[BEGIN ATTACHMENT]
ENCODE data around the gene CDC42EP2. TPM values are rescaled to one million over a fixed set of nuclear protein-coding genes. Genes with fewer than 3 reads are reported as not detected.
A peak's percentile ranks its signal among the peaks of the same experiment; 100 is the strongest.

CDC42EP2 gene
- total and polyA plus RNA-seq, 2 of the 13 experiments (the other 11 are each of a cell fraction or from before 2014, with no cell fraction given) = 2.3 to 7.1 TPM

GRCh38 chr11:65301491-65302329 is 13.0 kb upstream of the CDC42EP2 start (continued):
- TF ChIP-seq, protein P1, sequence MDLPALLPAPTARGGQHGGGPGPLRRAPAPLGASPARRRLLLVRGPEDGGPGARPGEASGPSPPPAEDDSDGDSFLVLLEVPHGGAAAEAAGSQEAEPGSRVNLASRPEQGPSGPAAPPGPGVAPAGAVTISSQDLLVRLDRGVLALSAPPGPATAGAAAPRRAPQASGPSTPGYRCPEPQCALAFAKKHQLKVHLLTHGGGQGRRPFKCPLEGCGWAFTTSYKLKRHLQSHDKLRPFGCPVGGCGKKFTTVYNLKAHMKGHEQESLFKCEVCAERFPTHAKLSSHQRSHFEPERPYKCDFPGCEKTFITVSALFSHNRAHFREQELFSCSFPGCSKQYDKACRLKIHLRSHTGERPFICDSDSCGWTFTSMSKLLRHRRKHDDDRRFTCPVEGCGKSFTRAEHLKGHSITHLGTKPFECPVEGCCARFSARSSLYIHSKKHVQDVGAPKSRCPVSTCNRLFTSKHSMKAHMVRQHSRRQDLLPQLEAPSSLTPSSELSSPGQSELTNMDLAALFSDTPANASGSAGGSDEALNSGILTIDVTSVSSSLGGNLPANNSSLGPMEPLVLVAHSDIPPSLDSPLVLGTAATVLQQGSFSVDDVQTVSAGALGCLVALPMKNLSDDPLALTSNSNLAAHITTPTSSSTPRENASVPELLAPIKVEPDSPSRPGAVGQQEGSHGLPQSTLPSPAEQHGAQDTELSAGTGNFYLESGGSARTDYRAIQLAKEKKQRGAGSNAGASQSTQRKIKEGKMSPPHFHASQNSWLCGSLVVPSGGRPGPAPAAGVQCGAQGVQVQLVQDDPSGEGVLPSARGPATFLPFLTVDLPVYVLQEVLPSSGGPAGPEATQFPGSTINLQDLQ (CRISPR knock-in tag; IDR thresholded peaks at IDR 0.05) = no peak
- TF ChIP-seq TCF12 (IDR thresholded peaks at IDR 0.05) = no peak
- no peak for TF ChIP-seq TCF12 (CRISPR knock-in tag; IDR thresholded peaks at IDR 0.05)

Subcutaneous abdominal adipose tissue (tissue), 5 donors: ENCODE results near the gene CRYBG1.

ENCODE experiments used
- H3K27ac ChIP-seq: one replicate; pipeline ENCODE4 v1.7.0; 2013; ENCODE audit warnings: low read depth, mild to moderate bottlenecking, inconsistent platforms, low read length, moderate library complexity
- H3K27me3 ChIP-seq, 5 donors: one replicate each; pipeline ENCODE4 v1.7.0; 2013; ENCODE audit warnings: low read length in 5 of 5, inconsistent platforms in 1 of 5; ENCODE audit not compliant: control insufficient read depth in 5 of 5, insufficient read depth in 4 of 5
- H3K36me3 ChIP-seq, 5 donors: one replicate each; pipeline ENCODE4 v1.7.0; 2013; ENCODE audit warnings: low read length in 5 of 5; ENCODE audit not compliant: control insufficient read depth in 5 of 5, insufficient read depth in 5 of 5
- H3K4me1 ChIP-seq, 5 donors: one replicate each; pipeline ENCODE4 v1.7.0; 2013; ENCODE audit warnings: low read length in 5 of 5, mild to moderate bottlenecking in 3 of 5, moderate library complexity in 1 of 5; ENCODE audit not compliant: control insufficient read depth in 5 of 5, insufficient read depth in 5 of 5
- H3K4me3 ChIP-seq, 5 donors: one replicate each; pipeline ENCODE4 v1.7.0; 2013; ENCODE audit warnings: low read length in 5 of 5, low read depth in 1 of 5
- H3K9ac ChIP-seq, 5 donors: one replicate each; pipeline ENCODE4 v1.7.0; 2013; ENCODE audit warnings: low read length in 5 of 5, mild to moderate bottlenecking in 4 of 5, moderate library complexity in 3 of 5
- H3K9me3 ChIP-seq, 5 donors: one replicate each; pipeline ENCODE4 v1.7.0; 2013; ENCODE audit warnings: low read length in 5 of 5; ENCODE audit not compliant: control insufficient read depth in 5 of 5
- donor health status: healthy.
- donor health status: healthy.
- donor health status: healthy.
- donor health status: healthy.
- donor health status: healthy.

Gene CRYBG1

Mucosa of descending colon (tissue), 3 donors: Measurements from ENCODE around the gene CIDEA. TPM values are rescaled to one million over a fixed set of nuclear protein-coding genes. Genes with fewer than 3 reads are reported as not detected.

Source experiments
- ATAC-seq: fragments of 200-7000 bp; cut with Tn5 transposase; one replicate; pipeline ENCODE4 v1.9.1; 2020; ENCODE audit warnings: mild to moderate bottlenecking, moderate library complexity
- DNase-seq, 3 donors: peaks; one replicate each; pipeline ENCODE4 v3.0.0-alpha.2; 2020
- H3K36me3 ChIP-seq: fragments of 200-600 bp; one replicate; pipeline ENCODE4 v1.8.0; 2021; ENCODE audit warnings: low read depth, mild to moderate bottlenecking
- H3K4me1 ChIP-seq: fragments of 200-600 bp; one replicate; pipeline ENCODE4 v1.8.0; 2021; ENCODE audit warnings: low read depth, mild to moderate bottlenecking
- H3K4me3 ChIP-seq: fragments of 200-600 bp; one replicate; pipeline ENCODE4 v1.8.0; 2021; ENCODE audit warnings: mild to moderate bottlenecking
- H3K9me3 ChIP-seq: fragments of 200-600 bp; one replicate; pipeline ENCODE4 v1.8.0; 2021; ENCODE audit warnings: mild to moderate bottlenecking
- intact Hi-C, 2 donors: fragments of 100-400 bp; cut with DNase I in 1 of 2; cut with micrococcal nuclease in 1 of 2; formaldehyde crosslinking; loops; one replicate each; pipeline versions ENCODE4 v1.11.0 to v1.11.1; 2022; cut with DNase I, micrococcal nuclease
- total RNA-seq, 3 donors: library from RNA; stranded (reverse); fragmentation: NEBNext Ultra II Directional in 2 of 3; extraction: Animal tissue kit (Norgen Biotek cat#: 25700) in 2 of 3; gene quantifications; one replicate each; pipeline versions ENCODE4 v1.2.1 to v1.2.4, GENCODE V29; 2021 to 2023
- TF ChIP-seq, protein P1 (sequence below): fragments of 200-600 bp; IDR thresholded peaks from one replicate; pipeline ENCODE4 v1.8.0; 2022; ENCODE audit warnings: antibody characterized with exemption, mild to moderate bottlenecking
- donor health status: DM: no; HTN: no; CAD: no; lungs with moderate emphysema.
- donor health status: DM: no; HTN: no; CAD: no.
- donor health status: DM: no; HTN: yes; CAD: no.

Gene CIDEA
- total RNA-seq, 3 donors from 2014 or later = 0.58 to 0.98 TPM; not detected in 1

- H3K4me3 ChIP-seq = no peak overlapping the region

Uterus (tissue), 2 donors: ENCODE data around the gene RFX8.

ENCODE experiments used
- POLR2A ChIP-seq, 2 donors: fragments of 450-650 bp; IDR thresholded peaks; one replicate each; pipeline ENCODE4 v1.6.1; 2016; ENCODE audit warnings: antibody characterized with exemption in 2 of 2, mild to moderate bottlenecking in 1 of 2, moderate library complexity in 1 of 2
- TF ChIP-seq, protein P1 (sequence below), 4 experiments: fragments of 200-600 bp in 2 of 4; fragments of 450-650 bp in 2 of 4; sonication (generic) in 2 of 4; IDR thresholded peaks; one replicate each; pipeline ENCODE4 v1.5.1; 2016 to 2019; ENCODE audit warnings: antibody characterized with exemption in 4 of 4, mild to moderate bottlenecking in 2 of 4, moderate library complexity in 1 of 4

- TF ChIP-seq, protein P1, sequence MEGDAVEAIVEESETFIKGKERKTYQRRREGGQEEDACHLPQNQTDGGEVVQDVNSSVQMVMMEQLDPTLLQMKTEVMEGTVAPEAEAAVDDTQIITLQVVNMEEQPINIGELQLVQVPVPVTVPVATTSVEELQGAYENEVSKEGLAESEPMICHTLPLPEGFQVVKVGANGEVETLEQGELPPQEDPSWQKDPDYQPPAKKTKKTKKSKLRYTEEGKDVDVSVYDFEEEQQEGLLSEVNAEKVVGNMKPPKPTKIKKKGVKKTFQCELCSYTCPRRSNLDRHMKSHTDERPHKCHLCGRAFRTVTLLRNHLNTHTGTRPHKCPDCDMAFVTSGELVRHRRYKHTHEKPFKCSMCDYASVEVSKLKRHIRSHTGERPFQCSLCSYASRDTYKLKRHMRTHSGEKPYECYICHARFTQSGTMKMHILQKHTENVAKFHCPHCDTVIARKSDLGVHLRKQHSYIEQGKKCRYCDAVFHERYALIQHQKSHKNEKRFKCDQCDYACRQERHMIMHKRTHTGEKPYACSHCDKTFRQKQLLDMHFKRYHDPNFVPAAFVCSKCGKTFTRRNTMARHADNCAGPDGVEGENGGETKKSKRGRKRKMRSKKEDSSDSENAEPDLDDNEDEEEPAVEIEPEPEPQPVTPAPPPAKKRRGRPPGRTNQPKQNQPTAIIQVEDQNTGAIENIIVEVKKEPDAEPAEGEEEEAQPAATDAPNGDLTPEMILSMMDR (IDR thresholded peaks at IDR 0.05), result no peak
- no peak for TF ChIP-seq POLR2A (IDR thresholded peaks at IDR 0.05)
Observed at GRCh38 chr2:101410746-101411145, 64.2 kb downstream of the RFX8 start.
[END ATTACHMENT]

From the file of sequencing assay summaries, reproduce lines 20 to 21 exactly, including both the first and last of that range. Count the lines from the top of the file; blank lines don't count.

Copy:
- donor health status: healthy.
- donor health status: healthy.